A Lot or a Little?
What you will—and won't—find in this TV show.
Social-emotional lessons about friendship and honesty await viewers. Is honesty always the best policy? Do you always hurt the ones you love?
The show's setup assumes that "tough love" and hearing unflattering things about yourself is a good thing -- some would disagree. However, the show's aim is redemption so each participant tries to improve herself and her life. Friends are sometimes harsh in their letters: "You're the laziest person I've ever met." "You're the epitome of a country bumpkin."
Positive Role Models
Each participant on the show is making efforts to improve her life, though not all viewers will agree that each change is positive or needs to be made.
Violence & Scariness
One participant says she wishes to hit whoever wrote her her letter.
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Sex, Romance & Nudity
References to romance, dating, flirting, kissing, marriage.
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The occasional curse, four-letter words are bleeped: "What the hell?" "Are you f--king kidding me?"
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Products & Purchases
Some participants talk about the pleasures of wealth -- luxury vacations, fancy houses, expensive university training.
Drinking, Drugs & Smoking
Participants are occasionally seen drinking beer or wine; no one acts drunk. References to smoking cigarettes (no one smokes onscreen).
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Parents Need to Know
Parents need to know that The Letter is a reality show where four friends write anonymous letters to instruct each other on how to live a better life. References to sex, dating, flirting, marriage; occasional cursing ("Are you f--king kidding me?"); participants occasionally drink beer or wine onscreen (no one acts drunk); references to smoking cigarettes (no one smokes onscreen). Participants may react with pain to what they hear -- they cry, rail, argue with what's being said. Watching them undertake new activities intended to improve their character can be uncomfortable, and many get upset and cry. Redemption is the name of the game on this show, but not all viewers will agree that the changes participants are making need to be made, or that "tough love" from your friends is necessary or kind.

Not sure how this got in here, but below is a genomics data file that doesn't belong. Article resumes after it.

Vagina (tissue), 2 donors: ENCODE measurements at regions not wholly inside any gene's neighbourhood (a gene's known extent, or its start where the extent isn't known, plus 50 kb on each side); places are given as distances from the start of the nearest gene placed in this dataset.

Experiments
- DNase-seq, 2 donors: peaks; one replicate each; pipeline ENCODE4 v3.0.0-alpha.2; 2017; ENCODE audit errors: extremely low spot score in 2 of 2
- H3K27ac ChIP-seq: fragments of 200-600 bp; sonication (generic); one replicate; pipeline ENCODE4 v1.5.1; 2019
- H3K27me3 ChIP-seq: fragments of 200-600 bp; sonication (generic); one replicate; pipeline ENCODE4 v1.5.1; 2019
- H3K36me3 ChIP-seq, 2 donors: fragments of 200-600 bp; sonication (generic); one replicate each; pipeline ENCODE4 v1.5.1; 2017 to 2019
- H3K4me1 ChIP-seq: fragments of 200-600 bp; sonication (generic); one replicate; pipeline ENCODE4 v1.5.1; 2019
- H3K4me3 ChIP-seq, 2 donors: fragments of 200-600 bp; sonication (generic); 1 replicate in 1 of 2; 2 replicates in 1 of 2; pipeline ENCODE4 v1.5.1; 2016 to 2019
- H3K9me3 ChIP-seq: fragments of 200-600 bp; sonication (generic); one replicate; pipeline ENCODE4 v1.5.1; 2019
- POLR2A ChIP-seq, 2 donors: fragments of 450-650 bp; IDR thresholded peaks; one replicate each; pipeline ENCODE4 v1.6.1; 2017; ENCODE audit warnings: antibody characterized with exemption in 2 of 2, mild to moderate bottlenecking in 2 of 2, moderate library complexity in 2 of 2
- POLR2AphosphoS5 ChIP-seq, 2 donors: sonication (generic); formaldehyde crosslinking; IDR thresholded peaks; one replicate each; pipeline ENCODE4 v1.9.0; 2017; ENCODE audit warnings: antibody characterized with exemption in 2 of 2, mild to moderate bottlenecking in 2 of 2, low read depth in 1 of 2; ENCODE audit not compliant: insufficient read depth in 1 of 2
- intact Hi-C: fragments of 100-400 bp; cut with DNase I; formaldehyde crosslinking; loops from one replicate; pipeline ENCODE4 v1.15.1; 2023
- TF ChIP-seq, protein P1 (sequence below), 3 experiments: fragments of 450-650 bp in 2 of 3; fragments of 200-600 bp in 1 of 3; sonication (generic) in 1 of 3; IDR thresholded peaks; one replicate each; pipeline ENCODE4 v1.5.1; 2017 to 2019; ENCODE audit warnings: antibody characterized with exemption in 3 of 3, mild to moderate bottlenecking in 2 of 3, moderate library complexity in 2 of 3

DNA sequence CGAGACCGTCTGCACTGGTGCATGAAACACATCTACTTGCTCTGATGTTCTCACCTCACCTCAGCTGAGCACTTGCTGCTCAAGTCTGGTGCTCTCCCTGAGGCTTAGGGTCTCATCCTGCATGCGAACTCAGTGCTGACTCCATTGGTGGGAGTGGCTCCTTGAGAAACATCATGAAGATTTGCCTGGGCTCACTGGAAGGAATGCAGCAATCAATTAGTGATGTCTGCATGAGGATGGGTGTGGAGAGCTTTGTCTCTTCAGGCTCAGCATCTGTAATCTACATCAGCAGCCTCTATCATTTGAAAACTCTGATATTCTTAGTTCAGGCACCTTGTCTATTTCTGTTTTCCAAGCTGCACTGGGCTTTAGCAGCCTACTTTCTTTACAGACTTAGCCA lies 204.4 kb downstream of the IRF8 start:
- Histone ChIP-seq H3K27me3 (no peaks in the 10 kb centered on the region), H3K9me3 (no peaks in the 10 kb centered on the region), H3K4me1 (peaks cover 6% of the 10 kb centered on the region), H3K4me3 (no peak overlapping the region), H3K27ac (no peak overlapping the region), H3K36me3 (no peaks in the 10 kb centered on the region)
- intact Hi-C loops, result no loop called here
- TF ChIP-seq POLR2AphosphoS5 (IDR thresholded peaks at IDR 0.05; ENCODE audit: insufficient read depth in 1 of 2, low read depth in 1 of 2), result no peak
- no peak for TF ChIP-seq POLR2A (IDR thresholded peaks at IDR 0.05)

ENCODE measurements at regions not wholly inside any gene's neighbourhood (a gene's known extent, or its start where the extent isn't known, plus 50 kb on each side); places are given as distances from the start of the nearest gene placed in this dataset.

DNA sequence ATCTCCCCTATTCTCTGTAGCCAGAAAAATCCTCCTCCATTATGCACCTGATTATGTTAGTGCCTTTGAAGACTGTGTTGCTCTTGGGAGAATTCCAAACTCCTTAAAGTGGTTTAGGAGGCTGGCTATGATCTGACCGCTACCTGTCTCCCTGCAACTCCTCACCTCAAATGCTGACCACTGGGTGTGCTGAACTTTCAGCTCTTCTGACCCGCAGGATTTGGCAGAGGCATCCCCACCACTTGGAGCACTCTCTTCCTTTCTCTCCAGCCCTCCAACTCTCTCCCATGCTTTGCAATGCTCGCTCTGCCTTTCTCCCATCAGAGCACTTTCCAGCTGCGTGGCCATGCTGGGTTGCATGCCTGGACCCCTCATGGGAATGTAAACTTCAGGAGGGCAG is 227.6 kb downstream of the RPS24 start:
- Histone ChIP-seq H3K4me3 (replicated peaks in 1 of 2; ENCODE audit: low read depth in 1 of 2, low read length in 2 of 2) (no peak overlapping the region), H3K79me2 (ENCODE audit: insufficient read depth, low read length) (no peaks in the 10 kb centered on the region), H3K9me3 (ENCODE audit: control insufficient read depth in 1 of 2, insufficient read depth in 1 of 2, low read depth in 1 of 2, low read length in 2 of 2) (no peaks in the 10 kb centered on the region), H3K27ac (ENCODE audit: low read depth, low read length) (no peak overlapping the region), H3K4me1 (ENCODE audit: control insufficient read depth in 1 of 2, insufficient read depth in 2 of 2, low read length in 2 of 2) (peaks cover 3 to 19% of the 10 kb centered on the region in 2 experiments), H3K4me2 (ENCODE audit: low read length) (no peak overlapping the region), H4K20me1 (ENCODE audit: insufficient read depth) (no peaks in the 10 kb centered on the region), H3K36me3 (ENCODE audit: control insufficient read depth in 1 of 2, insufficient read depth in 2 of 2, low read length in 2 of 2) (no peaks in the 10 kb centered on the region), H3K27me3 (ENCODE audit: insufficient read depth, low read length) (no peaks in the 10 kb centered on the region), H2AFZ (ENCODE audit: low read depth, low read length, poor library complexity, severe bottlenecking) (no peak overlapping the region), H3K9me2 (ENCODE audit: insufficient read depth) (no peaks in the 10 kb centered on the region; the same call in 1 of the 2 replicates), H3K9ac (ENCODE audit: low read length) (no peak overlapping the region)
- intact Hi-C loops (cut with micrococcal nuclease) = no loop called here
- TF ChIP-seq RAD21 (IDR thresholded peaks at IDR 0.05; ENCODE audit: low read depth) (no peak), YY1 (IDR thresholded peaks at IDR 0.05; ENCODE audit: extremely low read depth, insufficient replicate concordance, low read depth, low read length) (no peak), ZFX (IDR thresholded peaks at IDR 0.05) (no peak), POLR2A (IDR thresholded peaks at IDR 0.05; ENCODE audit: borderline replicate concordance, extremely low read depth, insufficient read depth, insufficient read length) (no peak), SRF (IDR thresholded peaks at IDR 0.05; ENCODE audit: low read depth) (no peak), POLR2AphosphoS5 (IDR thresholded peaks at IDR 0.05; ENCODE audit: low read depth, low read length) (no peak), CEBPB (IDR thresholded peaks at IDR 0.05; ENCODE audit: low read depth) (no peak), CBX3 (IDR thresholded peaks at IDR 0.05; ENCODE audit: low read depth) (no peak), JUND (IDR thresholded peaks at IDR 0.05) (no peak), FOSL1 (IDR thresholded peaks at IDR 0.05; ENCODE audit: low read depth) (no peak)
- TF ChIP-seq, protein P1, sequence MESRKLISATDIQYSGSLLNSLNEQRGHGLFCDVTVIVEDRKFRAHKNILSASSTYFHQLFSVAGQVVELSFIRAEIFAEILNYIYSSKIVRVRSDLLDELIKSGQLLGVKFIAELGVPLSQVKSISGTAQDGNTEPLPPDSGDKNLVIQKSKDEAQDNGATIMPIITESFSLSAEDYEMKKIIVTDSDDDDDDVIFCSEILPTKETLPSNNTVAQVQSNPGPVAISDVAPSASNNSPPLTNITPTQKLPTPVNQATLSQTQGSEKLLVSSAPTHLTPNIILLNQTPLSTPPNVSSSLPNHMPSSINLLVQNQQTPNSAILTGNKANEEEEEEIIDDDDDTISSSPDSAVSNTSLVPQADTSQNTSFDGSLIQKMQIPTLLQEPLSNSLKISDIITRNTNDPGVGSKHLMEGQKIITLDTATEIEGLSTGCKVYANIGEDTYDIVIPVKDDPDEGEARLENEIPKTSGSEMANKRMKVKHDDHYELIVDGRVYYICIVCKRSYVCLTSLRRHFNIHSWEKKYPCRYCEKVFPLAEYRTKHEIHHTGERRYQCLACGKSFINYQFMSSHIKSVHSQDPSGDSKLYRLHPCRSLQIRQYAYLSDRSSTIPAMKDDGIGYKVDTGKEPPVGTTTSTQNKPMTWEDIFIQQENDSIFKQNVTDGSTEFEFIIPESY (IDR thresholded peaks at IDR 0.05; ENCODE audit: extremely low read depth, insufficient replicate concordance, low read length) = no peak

Is It Any Good?
Riveting and emotional, this show pushes change and redemption, but the assumption that "tough love" is always positive may be hard for some to swallow. It's difficult to listen to (and definitely even more difficult for the participants to read) things like "you are the definition of a small-town bumpkin" and "you're the laziest person I've ever met." It's even harder to watch long-time friends argue over long-held grudges. Participants sometimes devolve into shouting and tears; they hug at the end, but it's hard to shake the notion that these women are shaken in ways both positive and negative. Yes, they may have tried and learned new things during the course of the show, but it's clear that they're often terribly wounded by what they've read, and that friendships are damaged.
Given that, it's hard not to view this show as exploitative, though it's reaching for redemptive. The Letter congratulates on fomenting change and growth, but at what cost? Teen viewers will likely be interested to watch; parents may want to watch too, at least at first, to point out that writing a friend an anonymous letter is a risky way to ask her for changes or point out her faults -- and that anonymous letters in general are looked down on by most people, for very good reasons.
Did we miss something on diversity?
Research shows a connection between kids' healthy self-esteem and positive portrayals in media. That's why we've added a new "Diverse Representations" section to our reviews that will be rolling out on an ongoing basis. You can help us help kids by suggesting a diversity update.